18 April, 2017

Most common infections & illnesses during pregnancy

Pregnancy is a time when expectant mothers need to take utmost care of their health. Although pregnancy is a normal and healthy state, it can also make women more susceptible to infections. Some of these may lead to complications and pose risk to the mother or baby, or both. Let us take a look at some common, preventable illnesses during pregnancy.

  1. Urinary Tract Infection

A Urinary tract infection (UTI) is a bacterial inflammation in the urinary tract. Pregnant women between weeks 6 to 24 of progressing labor are more prone to the risk of this infection. During pregnancy, there are changes in the urinary tract and the uterus sits direct on top of the bladder. Increased weight of the uterus can block the drainage of urine from bladder and cause infection. When left untreated, UTI may cause kidney infection and lead to early labour.

  1. Hemorrhoids

Also known as varicose veins, hemorrhoids are common in pregnancy. It may be caused due to constipation. During pregnancy, hormones slow the rate of food passing through the gastrointestinal tract and leads to constipation. Even iron supplements lead to constipation. When it gets difficult to pass stool, it may bleed, itch or sting and may enlarge the veins of the rectum. They usually get better after delivery.

  1. Vaginal Yeast Infection

When the normal levels of acid and yeast in the vagina are out of balance, it leads to yeast infection. This is common in the second trimester of a pregnancy. There may be increased amounts of thin, white discharge which causes yeast to overgrow and results in yeast infection. If you think you have yeast infection, our doctors at KIMS Cuddles can help clear all your doubts.

  1. Flu

Any type of flu during pregnancy may lead to serious complications. An illness like pneumonia can be life-threatening and cause complications. Therefore, organizations such as the Centers for Disease Control in US and the American Academy of Pediatrics recommend that all pregnant women get a flu shot. Evidence also suggests that getting a flu shot during pregnancy passes on antibodies to your baby and it is less likely to be exposed to the flu.

  1. Listeriosis

Although rare, listeriosis is a serious infection that can affect both pregnant women and their developing babies. Eating food contaminated with bacterium Listeria monocytogenes causes listeriosis. This can cause potentially life-threatening complications. According to Centers for Disease Control and Prevention, only one-third of all Listeria cases reported in the United Sates pertain to pregnant women.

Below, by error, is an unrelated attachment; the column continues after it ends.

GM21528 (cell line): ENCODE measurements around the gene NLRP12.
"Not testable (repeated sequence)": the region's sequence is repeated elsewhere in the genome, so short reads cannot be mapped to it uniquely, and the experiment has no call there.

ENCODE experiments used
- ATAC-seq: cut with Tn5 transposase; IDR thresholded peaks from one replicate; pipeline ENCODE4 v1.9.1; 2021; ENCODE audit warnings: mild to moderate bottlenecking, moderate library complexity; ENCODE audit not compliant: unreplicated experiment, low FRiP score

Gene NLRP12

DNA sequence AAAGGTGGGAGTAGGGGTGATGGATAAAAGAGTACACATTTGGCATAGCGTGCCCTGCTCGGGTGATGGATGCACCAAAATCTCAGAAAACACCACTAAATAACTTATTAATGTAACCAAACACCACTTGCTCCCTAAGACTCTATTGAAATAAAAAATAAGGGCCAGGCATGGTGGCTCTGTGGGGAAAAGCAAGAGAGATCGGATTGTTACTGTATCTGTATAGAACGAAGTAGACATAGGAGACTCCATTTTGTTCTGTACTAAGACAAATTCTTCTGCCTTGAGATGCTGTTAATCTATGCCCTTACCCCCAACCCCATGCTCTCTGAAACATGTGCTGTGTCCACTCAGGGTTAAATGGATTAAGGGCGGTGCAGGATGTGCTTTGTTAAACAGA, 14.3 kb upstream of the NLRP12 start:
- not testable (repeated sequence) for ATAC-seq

1. Rubella

Rubella is also known as German measles. It is an infection that causes mild, flu-like symptoms and rashes on the skin. According to Centers for Disease Control and Prevention, if a pregnant woman is infected with rubella, it can cause serious problems for her unborn baby. Therefore, even WHO recommends vaccination to prevent Rubella.

Most infections and illnesses during pregnancy are preventable. Small precautions can ensure that you and your baby are out of harm’s way. Here are some steps you can take to prevent infections during pregnancy:

  • It is extremely important to wash your hands regularly with soap and water, especially after using the bathroom, preparing raw meat and vegetables, and playing with children.
  • Don’t eat undercooked meats.
  • Eat a healthy diet and stay active.
  • Avoid consuming unpasteurized or raw dairy products.
  • Don’t share eating utensils and food with others.
  • Practice safe sex and get tested for sexually transmitted diseases (STDs).
  • Make sure you get timely vaccinations.

At KIMS Cuddles, the safety of you and your baby is our responsibility. In case you have any query to ask about various infections and illnesses during pregnancy that you may be at risk for, feel free to get in touch with our team of experts.

**The opinions presented in this article are not to be substituted for medical advice under any circumstance.


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27 December, 2022